This type of reading of the Philippians hymn may initially raise questions about contradicting doctrinal statements and disagreement between scriptural sources since Christ is described in the hymn as progressing and yet, for example, in other sources he is proclaimed as the premortal, exalted Lord of creation. To help lessen these objections, the early Latter-day Saint practice of singing hymns will be discussed briefly as a potentially illuminating corollary to the early Christian practice and also to show that early LDS hymns were also experimental in their theological interests. Early Latter-day Saint hymns were exploratory in the doctrines they proposed, they encouraged new ways of thinking about the divine, and they at times went beyond canonical scriptural statements. In this regard, they served a similar purpose for early Christian authors who penned nonbinding hymnic reflections on the nature of Christ. One of the primary examples of this practice was Eliza R. Snow’s poem entitled “My Father in Heaven” that was later put to music under the title “O My Father.” That hymn contains the famous exploratory refrains, “Truth is reason; truth eternal Tells me I’ve a mother there” and “Father, Mother, may I meet you In your royal courts on high?”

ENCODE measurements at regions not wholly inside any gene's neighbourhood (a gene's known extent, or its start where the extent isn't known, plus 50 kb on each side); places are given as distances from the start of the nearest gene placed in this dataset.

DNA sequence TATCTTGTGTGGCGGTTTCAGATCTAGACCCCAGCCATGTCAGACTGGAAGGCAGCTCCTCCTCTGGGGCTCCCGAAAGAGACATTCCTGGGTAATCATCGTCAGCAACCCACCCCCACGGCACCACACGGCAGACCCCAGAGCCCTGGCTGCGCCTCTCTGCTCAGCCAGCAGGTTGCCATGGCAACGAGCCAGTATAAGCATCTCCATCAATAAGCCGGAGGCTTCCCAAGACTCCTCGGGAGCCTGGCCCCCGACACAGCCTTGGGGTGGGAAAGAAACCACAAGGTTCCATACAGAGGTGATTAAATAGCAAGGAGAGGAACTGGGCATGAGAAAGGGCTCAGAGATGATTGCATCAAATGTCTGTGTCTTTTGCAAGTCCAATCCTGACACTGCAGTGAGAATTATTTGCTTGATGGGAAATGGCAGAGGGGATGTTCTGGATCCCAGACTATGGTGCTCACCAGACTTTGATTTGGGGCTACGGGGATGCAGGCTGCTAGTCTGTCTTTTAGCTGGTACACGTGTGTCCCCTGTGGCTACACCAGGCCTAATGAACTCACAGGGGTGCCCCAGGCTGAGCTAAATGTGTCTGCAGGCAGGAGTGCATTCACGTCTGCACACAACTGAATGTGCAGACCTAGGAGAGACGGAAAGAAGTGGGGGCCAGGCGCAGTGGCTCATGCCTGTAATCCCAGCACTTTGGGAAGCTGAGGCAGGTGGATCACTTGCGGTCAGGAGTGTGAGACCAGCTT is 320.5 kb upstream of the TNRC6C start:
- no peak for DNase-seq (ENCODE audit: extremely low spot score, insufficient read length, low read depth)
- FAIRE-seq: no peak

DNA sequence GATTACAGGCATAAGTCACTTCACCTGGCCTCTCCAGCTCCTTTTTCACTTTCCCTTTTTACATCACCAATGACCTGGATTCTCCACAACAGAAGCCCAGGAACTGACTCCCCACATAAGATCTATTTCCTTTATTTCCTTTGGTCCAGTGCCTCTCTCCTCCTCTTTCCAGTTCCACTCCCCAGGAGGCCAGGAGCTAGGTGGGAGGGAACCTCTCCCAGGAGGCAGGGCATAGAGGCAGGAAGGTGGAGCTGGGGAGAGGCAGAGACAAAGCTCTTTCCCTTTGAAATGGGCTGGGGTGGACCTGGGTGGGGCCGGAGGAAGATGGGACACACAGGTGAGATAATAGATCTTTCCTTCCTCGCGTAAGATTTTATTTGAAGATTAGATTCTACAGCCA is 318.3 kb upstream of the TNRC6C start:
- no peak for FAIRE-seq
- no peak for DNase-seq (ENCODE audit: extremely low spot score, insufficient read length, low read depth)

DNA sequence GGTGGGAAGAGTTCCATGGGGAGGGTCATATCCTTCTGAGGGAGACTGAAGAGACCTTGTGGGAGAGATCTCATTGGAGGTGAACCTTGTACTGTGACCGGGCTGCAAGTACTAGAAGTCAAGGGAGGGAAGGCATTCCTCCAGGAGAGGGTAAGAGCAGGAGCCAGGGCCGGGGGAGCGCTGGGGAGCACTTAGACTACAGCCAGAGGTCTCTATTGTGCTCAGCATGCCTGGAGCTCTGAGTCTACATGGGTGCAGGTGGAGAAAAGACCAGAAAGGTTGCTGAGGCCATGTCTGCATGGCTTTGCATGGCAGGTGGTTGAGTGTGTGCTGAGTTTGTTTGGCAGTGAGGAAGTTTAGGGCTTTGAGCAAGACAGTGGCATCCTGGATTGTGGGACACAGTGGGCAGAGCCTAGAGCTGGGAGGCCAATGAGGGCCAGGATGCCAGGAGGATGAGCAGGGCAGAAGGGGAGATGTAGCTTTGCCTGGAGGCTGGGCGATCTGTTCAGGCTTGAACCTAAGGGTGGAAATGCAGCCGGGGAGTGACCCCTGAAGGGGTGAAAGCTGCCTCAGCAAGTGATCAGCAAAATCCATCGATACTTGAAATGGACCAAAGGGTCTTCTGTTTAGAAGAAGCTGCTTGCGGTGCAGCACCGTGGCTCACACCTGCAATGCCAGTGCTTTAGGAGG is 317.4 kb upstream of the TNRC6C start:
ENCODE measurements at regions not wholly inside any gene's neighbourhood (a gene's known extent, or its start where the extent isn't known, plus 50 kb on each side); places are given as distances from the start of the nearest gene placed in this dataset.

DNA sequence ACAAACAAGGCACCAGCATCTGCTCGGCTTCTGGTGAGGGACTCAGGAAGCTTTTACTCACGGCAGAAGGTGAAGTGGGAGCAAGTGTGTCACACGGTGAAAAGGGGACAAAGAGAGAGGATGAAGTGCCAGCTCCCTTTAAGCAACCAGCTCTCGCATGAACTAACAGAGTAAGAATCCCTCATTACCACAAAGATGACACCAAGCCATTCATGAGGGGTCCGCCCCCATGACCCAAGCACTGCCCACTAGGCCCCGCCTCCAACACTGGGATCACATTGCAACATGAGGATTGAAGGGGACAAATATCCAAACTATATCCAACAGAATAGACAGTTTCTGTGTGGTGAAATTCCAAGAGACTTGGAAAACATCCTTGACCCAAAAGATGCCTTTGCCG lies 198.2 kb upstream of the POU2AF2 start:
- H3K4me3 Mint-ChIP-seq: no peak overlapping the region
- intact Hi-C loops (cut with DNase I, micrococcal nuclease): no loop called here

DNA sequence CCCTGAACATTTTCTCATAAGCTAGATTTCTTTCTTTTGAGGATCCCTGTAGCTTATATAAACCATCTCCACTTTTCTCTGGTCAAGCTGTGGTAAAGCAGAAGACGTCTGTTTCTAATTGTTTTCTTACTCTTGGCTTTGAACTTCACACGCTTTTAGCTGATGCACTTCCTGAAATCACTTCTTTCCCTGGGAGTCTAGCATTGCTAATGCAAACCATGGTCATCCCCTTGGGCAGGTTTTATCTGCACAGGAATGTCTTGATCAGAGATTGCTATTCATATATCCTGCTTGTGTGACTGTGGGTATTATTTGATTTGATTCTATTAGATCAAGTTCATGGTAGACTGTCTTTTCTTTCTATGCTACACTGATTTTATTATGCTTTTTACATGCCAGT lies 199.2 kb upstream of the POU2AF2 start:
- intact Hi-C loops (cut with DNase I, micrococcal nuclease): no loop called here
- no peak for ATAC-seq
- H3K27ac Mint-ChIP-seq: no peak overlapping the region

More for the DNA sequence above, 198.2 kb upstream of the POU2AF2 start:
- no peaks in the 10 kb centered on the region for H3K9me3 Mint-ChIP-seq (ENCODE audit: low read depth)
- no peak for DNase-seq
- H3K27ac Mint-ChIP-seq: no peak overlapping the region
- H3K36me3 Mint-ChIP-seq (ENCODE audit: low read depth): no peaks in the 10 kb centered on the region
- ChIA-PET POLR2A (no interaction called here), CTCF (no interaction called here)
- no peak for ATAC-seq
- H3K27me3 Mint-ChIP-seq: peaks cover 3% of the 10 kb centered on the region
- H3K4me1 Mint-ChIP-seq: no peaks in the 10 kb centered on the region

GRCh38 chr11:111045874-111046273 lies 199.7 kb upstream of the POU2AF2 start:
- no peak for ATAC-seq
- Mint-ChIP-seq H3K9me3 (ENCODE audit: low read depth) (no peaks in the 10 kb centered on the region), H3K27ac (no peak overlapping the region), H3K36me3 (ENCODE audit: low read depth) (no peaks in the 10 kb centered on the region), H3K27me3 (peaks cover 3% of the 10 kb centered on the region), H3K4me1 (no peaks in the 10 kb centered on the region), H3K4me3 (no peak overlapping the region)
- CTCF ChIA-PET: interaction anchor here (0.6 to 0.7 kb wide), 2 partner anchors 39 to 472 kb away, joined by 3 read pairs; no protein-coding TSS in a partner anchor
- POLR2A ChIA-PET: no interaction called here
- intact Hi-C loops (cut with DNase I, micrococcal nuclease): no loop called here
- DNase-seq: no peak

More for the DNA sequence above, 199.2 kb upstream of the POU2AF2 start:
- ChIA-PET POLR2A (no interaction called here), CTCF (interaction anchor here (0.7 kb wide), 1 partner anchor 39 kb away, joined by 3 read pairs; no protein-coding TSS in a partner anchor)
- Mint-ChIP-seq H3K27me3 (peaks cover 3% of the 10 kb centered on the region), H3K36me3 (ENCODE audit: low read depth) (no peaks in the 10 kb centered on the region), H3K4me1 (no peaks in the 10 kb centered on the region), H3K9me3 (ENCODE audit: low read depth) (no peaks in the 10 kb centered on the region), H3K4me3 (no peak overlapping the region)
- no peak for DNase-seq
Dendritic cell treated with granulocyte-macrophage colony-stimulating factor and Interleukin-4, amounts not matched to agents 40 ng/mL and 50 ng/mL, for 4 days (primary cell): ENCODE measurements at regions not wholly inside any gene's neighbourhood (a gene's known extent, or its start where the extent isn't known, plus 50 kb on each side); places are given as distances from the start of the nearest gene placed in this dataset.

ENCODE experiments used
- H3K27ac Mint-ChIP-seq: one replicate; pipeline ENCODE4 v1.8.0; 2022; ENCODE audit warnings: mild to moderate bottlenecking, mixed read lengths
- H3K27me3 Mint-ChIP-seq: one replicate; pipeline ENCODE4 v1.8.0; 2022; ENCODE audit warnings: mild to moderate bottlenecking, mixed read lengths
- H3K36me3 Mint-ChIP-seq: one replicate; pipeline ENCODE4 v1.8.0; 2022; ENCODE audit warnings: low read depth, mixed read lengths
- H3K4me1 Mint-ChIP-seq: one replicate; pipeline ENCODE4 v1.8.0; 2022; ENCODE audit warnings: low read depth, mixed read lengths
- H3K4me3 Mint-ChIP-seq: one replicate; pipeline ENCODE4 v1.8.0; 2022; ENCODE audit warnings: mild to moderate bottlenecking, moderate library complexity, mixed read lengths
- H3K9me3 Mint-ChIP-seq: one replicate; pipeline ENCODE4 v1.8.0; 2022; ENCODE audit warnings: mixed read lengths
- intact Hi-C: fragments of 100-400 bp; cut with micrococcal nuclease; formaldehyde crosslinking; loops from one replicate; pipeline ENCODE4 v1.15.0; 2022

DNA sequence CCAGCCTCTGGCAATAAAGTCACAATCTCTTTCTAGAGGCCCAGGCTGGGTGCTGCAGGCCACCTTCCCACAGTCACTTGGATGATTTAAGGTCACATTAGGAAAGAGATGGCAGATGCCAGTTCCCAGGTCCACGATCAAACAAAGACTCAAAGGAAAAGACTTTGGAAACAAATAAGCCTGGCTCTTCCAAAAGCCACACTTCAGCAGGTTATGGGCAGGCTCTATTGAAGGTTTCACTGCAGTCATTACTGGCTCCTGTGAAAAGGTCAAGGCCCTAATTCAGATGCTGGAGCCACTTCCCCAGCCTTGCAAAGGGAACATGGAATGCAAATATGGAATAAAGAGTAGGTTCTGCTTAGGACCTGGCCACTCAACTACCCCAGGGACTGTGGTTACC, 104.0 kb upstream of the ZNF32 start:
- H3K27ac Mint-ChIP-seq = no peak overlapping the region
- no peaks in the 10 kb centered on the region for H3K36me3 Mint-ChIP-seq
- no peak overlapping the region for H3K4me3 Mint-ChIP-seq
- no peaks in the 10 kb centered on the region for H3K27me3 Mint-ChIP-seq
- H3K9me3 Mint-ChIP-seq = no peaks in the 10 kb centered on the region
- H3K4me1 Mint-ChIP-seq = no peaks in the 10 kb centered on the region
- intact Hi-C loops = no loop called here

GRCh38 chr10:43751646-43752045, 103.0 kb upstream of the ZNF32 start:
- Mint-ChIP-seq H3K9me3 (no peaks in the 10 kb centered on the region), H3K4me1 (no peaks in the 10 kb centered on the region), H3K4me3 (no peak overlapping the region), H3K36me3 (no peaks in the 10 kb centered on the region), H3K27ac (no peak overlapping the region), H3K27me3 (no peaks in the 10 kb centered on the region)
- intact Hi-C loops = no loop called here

This hymn is credited with being the first formal declaration of the Latter-day Saint belief in a heavenly mother, and like the Philippians hymn, it probably represented common themes and interests of the day. The hymn “O My Father” also presents an exploratory reflection on the nature of deity that moved beyond canonical statements but simultaneously reflected the sincere faith of the author. Likewise, early Latter-day Saint hymn writing was exceptionally productive during the early years of the Church, and Helen Hanks Macaré has drawn attention to the fact that a remarkable sixteen new Latter-day Saint hymns were composed between 1832 and 1833 alone. These new hymns treated the themes made important in the Restoration such as the redemption of Zion, the restoration of priesthood, and the nearness of the Second Coming.